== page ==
Kousuke ToriumiHiro ShimonoAmi KoshimizuTakako Tanaka
Deep Insanity: The Lost Child
Episode 1 also reviewed here: Anime 1st episodes 2021: D
Medium: TV, series
Year: 2021
Director: Shin Oonuma
Writer: Kento Shimoyama
Actor: Ami Koshimizu, Hiro Shimono, Kousuke Toriumi, Ruriko Noguchi, Takako Tanaka, Yuya Hirose
Keywords: anime, SF
Country: Japan
Language: Japanese
Format: 12 episodes
Url: http://www.animenewsnetwork.com/encyclopedia/anime.php?id=24479
Website category: Anime 2021
Review date: 3 March 2023
deep insanity lost child
Theoretically, it's interesting. I like the worldbuilding, the darkness and the ideas. It's serious SF. Unfortunately, though, it's making some unsympathetic decisions and I can easily imagine a lot of viewers turning it off because they'd stopped caring.
The world's being swept by a pandemic called Randolph Syndrome, although this gets surprisingly little focus here. (There's also, though, a manga called Deep Insanity: Nirvana and a mobile and PC game called Deep Insanity: Asylum. Apparently, half a billion people are in a coma and there's also been a World War Three. This is the sixth mass extinction in Earth's history.) Anyway, there's a subterranean world called Asylum in Antarctica, where people called Sleepers fight abominations and possibly, perhaps look for a cure for the plague. This is extremely dangerous and Sleepers get killed all the time, but that's normal and no one minds.
To summarise in a spoiler-free manner, our Sleeper heroes get highly questionable orders by commanders who never answer your questions. Frankly, Commander Vera Rustamova struck me as incompetent. She's good in a fight, yes, but her man-management skills are zero. Not just "poor". She has none at all. If she'd even tried to explain her orders, Shigure might have made a different choice in ep.6 (for instance). Meanwhile, the Sleepers have to decide whether to follow opaque, possibly evil orders and don't really give the matter significant thought. Eventually, the show goes into SF territory that's theoretically interesting, but in practice a bit dull and inviting you to pick at its logic holes.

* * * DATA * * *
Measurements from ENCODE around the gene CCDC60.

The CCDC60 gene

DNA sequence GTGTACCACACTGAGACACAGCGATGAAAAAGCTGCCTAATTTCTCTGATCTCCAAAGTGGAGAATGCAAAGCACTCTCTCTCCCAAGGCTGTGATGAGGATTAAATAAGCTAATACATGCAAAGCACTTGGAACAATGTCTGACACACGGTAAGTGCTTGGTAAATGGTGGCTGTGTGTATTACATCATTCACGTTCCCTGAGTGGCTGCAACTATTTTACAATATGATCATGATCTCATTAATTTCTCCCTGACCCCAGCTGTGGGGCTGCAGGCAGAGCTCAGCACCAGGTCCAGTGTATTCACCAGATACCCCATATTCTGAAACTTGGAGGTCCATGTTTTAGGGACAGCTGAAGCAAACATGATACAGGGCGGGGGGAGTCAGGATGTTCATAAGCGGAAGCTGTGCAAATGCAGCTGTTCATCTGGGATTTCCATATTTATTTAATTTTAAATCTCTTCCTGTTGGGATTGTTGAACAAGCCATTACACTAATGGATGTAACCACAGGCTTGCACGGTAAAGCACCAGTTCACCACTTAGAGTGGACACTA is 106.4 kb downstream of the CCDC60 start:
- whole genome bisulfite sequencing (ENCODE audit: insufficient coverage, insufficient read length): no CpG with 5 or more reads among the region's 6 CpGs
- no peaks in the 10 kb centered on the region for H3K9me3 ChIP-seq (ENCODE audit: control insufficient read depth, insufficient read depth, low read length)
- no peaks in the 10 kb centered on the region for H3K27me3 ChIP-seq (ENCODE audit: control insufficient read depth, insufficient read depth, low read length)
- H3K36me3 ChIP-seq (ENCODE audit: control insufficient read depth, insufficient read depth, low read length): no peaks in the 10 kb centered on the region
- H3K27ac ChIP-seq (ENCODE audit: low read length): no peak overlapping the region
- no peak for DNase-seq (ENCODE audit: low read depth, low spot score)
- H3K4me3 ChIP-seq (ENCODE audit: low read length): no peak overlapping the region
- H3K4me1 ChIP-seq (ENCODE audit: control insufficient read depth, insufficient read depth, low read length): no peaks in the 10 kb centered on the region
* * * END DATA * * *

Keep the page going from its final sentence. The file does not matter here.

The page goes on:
To discuss all this properly, I'll need SPOILERS.
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There's a little girl (Elsie) somewhere in the Asylum and Commander Rustamova wants her assassinated. Our hero (Shigure) has even met her. She seemed nice. Nonetheless, it's a Sleeper's job to obey orders, so off they go to shoot Elsie. No one ever questions the morality of this. No one ever suggests that shooting children might be wrong. Every so often, they'll wonder what to do, but then reach a conclusion of "I'm a good soldier and I'll follow orders." At one point, Shigure asks Rustamova why she wants Elsie dead. Rustamova refuses to answer and Shigure seems to realise that the question wasn't actually important anyway.
What? I mean, what?
This is clearly deliberate. We're meant to be unsettled by this. Ultimately, though, the show undercuts its own darkness with a big cheat at the end. Our heroes had been trying to kill a little girl who seems nice, but there's another little girl who's extremely dangerous, is working for the enemy and shoots people. Leaving her alive is a risk, especially in a combat situation. In ep.12, our heroes are in a combat situation and have a chance to shoot her in the head... but they don't. They take her alive and tie her up. "Piss off" was my reaction. Either these are heroes who'd shoot children or they're not. (The episode tries to justify this by having our heroes try to negotiate an exchange with her, but the baddies laugh this off and a few seconds later it's forgotten.)
Then, in addition, we have time-looping in the last few episodes. This is intriguing, but it also makes the situation less urgent. If you die, you'll come back. Big deal. There's also a revelation that X is really a future version of Y, which is theoretically interesting but makes a nonsense of the character's thought processes. By definition, X must have lived through these current events and survived them as Y, so all she needed to do was remember her own history and do that. She didn't. She kept trying to do something impossible and suicidal that would (at best) trip a time paradox and send her back to the start of an idiocy loop.
There's also someone with a really annoying speech pattern in ep.8.
There are definitely things I like here. The character relationships in the later episodes are quite good, e.g. the barbecue comedy in ep.9. I also like the show's tone. It's bleak, dark and taking itself deadly seriously. Ultimately, though, we're watching drab people who come across as both a bit evil and incompetent. Events make a mockery of their decisions. This wasn't a popular show, as far as I can see, and I'm not remotely surprised.
The moral of this story: "if ordered to assassinate a child, the heroic thing to do is not to question your orders, but obey!"